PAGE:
Apr. 16, 2002 La Jolla, CA. April 16, 2002 — Human antibodies against Bacillus spores, of which one species is the cause of anthrax, have been identified by researchers at The Scripps Research Institute (TSRI). These antibodies could be used to detect the presence of anthrax and other harmful spores in powders and to protect those exposed against lethal infections.
In the current issue of the journal Proceedings of the National Academy of Sciences, scientists Bin Zhou, Peter Wirsching, and Kim D. Janda of the Department of Chemistry and The Skaggs Institute for Chemical Biology describe the antibodies.
"The antibodies," says Janda, who holds the Ely R. Callaway, Jr. Chair in Chemistry, "give you the ability to dissect very quickly what you have—whether it's a hazardous spore preparation or just plain baby powder."
Using donated blood, the researchers were able to find a number of human antibodies that were all highly specific for spores of Bacillus subtilis, a close cousin of Bacillus anthracis which is the causative agent of anthrax, and 11 other types of bacterial spores. Work on Bacillus anthracis itself is currently getting underway.
The researchers found the antibodies using phage display, a method for selecting from billions of antibody variants only those that bind to a particular target. In the technique, the antibody repertoire obtained from white blood cells is fused to a viral coat protein of the phage—a filamentous virus that infects bacteria—to create an antibody "library." Since the phage virus displays the antibodies on the surface of the virion, it makes them easy to select for in vitro by passing the viral stew over a stationary phase containing the target, in this case the Bacillus spores. Those that cannot bind are washed away, while those that bind to the spores are selected.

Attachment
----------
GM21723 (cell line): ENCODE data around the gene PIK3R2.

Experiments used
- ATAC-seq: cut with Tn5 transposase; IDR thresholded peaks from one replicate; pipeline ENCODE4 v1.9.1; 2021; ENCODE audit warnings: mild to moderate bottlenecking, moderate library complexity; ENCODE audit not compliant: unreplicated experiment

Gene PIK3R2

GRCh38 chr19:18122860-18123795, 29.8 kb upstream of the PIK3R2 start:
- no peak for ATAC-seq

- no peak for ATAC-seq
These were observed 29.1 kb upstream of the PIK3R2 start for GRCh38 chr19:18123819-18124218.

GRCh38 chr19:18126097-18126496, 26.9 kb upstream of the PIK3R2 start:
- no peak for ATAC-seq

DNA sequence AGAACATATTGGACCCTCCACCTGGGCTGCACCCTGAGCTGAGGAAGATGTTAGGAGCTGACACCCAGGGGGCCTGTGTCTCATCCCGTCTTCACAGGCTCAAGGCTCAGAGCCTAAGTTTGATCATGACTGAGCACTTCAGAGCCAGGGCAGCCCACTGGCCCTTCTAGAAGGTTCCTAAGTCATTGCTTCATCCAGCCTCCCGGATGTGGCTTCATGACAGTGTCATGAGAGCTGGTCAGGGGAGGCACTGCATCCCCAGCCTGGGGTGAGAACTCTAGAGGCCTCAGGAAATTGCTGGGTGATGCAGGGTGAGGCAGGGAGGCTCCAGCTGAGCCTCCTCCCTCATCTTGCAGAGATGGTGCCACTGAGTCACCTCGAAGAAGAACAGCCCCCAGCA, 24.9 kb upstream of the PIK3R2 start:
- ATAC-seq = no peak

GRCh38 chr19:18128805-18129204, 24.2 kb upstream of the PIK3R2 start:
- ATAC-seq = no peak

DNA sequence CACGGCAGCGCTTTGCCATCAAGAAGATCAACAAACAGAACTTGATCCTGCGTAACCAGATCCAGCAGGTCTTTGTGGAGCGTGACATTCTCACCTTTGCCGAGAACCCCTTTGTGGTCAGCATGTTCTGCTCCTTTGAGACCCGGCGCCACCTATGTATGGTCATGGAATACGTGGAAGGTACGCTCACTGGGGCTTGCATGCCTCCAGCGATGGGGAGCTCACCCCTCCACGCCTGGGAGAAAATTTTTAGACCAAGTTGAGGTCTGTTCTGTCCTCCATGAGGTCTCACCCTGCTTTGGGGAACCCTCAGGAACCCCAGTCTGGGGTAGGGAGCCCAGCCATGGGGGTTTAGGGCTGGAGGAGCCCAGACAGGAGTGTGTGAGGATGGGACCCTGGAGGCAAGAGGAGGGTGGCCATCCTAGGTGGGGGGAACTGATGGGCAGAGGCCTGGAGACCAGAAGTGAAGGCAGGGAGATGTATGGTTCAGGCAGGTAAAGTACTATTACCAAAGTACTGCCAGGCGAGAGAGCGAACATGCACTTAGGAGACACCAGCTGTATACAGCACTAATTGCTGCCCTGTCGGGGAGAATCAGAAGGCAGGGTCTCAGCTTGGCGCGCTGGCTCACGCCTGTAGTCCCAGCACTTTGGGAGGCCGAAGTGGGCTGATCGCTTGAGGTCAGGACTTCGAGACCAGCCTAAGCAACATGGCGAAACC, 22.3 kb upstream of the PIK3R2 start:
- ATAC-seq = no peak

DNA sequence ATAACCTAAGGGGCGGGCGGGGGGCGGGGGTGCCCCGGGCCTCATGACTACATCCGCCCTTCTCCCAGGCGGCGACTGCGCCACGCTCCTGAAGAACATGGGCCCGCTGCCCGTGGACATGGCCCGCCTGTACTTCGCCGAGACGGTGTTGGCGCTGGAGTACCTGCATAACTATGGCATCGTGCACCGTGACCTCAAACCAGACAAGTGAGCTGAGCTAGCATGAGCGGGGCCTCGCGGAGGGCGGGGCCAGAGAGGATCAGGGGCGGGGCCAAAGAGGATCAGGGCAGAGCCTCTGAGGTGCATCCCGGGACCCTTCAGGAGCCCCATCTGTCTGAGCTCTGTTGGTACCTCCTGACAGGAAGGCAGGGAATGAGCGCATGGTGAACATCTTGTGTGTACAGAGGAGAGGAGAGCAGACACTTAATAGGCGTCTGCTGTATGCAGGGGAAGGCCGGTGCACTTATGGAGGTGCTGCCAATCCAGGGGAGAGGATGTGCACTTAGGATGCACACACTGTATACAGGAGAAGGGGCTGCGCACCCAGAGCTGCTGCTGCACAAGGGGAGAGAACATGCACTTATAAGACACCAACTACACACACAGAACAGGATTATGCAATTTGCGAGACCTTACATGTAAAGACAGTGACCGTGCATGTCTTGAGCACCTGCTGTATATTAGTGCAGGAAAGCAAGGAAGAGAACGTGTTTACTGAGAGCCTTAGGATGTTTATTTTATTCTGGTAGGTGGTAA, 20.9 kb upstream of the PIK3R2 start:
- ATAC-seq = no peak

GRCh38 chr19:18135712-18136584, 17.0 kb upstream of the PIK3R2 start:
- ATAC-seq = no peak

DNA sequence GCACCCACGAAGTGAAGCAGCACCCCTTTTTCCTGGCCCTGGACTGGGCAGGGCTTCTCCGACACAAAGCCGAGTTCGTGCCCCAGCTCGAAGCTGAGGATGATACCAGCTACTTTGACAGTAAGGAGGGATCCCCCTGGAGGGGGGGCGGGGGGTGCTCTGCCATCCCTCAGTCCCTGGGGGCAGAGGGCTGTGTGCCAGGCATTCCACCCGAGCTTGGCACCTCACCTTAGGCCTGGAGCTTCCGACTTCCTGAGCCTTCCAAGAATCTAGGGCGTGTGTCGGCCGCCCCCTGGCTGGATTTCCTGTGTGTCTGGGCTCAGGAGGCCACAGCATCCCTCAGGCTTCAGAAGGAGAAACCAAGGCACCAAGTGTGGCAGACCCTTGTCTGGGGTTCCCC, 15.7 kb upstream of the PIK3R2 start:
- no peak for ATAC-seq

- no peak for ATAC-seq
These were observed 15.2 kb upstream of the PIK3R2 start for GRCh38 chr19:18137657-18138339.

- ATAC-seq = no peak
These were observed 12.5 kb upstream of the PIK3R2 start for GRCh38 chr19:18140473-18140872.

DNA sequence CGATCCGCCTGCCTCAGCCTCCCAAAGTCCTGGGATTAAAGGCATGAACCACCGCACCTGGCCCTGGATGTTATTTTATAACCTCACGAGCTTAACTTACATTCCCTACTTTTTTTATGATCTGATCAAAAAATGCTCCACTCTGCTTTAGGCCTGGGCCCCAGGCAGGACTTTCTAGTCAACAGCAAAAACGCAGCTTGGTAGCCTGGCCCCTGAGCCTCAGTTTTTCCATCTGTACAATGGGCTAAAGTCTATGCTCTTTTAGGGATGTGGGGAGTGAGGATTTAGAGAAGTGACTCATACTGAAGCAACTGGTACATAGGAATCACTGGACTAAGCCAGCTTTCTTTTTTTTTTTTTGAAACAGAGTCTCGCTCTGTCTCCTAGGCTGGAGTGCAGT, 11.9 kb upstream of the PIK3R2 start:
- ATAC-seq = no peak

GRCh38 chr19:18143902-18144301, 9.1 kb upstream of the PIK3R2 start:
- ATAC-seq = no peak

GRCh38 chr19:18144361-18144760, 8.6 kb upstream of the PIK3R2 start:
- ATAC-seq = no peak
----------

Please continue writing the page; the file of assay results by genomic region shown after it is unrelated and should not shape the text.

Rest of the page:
By attaching a fluorescent chemical to the antibodies, Janda and his colleagues could look under a specially-equipped microscope and quickly determine whether a powdered sample had any spores present. They could even detect a single spore.
"We've shown for the first time that human antibodies can recognize spore surfaces," says Janda, who adds that the antibodies might make a powerful and convenient tool for detecting anthrax.
Moreover, antibodies that bind to spores have important implications for treating individuals who are exposed to anthrax. Since the antibodies come from humans, they could be given to individuals to passively immunize them—the antibodies would help to clear anthrax spores from the individual's system. And, because of the ease of producing and administering antibodies, they represent a simple, inexpensive, and potentially powerful therapy.
The research article "Human antibodies against spores of the genus Bacillus: a model study for detection of and protection against anthrax and the bioterrorist threat" is authored by Bin Zhou, Peter Wirsching, and Kim D. Janda and appears in the April 16, 2002 issue of Proceedings of the National Academy of Sciences.
The research was funded in part by The Skaggs Institute for Chemical Biology.
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